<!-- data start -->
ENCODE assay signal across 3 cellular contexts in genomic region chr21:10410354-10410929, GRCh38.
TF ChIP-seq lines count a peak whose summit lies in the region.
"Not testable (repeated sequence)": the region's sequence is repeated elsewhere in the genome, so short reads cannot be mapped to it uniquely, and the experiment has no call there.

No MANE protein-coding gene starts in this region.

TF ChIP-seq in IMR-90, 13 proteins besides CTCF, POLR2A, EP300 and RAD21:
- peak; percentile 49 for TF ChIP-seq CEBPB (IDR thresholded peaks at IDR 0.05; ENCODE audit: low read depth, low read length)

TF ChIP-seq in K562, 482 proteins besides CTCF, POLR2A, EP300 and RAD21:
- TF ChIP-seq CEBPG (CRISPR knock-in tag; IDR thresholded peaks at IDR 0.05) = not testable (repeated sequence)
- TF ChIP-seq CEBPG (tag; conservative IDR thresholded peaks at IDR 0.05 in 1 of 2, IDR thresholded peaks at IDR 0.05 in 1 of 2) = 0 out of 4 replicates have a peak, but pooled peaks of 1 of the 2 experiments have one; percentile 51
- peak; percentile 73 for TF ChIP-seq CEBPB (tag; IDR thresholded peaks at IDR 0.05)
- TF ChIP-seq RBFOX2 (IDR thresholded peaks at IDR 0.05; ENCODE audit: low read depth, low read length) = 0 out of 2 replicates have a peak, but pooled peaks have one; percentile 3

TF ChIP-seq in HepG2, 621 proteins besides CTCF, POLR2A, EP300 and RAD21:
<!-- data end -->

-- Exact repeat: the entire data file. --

ENCODE assay signal across 3 cellular contexts in genomic region chr21:10410354-10410929, GRCh38.
TF ChIP-seq lines count a peak whose summit lies in the region.
"Not testable (repeated sequence)": the region's sequence is repeated elsewhere in the genome, so short reads cannot be mapped to it uniquely, and the experiment has no call there.

No MANE protein-coding gene starts in this region.

TF ChIP-seq in IMR-90, 13 proteins besides CTCF, POLR2A, EP300 and RAD21:
- peak; percentile 49 for TF ChIP-seq CEBPB (IDR thresholded peaks at IDR 0.05; ENCODE audit: low read depth, low read length)

TF ChIP-seq in K562, 482 proteins besides CTCF, POLR2A, EP300 and RAD21:
- TF ChIP-seq CEBPG (CRISPR knock-in tag; IDR thresholded peaks at IDR 0.05) = not testable (repeated sequence)
- TF ChIP-seq CEBPG (tag; conservative IDR thresholded peaks at IDR 0.05 in 1 of 2, IDR thresholded peaks at IDR 0.05 in 1 of 2) = 0 out of 4 replicates have a peak, but pooled peaks of 1 of the 2 experiments have one; percentile 51
- peak; percentile 73 for TF ChIP-seq CEBPB (tag; IDR thresholded peaks at IDR 0.05)
- TF ChIP-seq RBFOX2 (IDR thresholded peaks at IDR 0.05; ENCODE audit: low read depth, low read length) = 0 out of 2 replicates have a peak, but pooled peaks have one; percentile 3

TF ChIP-seq in HepG2, 621 proteins besides CTCF, POLR2A, EP300 and RAD21: